Two coroners criticised the Ministry of Defence yesterday after hearing that the deaths of three British soldiers in Afghanistan and Iraq could have been prevented had they been better equipped.
eparate inquests were told of troops being denied potentially life-saving equipment – including night-vision goggles, weaponry and armoured vehicles. David Masters, the Wiltshire coroner, demanded a review of military spending after the deaths in Iraq last August of Lance Sergeant Chris Casey and Lance Corporal Kirk Redpath.
Meanwhile, the assistant coroner for Oxfordshire, Andrew Walker, accused the MoD of an "unforgivable" breach of soldiers' trust over the death of Captain James Philippson, who was killed in a firefight with the Taliban in Afghanistan on 11 June 2006.
The troops in Afghani-stan, from 7 Parachute Regiment Royal Horse Artillery, were "completely outgunned" in the battle and had repeatedly complained about their poor night-vision equipment and weapons, the hearing in Oxford was told. Even after the death of Capt Philippson, 29, replacement kit was not delivered. "[The soldiers] were defeated not by the terrorists, but by the lack of basic equipment," Mr Walker said.
Recording a narrative verdict and ruling that Capt Philippson was unlawfully killed, Mr Walker added: "To send soldiers into a combat zone without basic equipment is unforgivable, inexcusable and a breach of trust between soldiers and those who govern them."
Following the inquest, Capt Philippson's father, Anthony, of St Albans, Hertfordshire, said: "I do hold the MoD responsible for James's death but it is not just the MoD, it goes much deeper than that. The Treasury and the then chancellor, Gordon Brown, will be really to blame for what happened. The MoD was starved of cash by the chancellor. Soldiers should never be sent out under-equipped, the coroner made that clear."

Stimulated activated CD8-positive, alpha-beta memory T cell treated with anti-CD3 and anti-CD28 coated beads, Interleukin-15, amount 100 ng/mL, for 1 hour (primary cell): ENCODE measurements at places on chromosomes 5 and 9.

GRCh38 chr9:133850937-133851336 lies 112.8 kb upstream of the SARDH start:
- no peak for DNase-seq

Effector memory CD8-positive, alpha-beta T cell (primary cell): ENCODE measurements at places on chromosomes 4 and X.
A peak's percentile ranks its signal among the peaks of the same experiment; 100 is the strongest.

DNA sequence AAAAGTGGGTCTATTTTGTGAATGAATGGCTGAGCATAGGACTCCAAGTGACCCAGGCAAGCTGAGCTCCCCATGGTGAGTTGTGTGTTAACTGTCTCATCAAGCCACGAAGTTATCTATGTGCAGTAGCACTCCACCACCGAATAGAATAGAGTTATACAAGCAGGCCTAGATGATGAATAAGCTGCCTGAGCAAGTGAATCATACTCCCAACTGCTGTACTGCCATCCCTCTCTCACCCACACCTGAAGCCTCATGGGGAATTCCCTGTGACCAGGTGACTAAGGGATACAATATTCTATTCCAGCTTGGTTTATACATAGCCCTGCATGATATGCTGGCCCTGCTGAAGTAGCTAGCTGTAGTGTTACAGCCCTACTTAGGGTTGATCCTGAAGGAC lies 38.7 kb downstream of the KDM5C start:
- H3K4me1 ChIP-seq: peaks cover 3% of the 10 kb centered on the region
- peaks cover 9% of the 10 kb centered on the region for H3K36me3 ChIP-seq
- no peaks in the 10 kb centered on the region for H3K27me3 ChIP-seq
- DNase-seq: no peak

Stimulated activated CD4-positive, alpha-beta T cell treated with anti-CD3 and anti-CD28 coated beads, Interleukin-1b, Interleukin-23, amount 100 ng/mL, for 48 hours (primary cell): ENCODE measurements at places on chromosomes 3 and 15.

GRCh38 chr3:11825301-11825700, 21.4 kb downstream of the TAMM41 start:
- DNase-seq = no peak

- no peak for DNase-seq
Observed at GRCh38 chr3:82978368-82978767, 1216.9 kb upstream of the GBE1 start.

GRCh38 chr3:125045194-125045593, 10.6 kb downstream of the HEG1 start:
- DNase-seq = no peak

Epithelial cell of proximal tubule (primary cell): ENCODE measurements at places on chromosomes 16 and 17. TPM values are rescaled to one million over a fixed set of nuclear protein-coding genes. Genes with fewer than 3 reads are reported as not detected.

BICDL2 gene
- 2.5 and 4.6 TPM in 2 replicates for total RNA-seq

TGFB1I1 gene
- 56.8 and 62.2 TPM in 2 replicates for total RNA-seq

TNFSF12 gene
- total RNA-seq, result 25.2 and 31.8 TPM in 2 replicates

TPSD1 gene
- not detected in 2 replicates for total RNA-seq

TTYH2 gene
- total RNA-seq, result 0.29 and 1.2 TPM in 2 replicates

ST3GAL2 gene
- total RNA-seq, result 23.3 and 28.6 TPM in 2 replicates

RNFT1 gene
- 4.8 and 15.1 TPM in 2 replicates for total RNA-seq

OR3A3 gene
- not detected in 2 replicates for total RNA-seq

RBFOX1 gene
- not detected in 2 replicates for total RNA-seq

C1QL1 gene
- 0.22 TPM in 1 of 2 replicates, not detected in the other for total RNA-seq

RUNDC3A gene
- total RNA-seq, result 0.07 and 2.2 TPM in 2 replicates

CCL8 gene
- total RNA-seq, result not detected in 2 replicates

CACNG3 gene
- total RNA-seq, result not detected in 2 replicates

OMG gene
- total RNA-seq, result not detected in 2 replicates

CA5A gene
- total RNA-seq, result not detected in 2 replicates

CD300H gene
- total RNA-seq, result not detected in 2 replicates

The Defence minister, Bob Ainsworth, acknowledged there was a delay in the provision of night goggles and said: "This is not the first time delays in the supply chain have caused casualties in theatre. I cannot promise that it will be the last. We are operating in very difficult, very complicated circumstances. Getting supplies to the frontline in a difficult theatre will always be difficult."
The MoD said in a statement: "It was deeply regrettable that a failure to follow the correct staff procedures between a requesting unit and headquarters Helmand Task Force resulted in a 25-day delay in providing night-vision goggles. The department has accepted and implemented all of the board of inquiry's recommendations."
The second inquest, in Trowbridge, Wiltshire, heard that a request for Mastiffs – heavily armoured vehicles – made on the day the British soldiers in Iraq died, was denied because the vehicles were already in use on another mission.
Lance Sergeant Casey, 27, and Lance Corporal Redpath, 22, of 1st Battalion, Irish Guards, were hit by a home-made explosive while escorting a supply convoy between Kuwait and Basra.
Recording verdicts that both men were unlawfully killed, the coroner said: "It is my belief that it is imperative that our forces, whether they be in Iraq or Afghanistan, are given the best available equipment."
Join our new commenting forum
Join thought-provoking conversations, follow other Independent readers and see their replies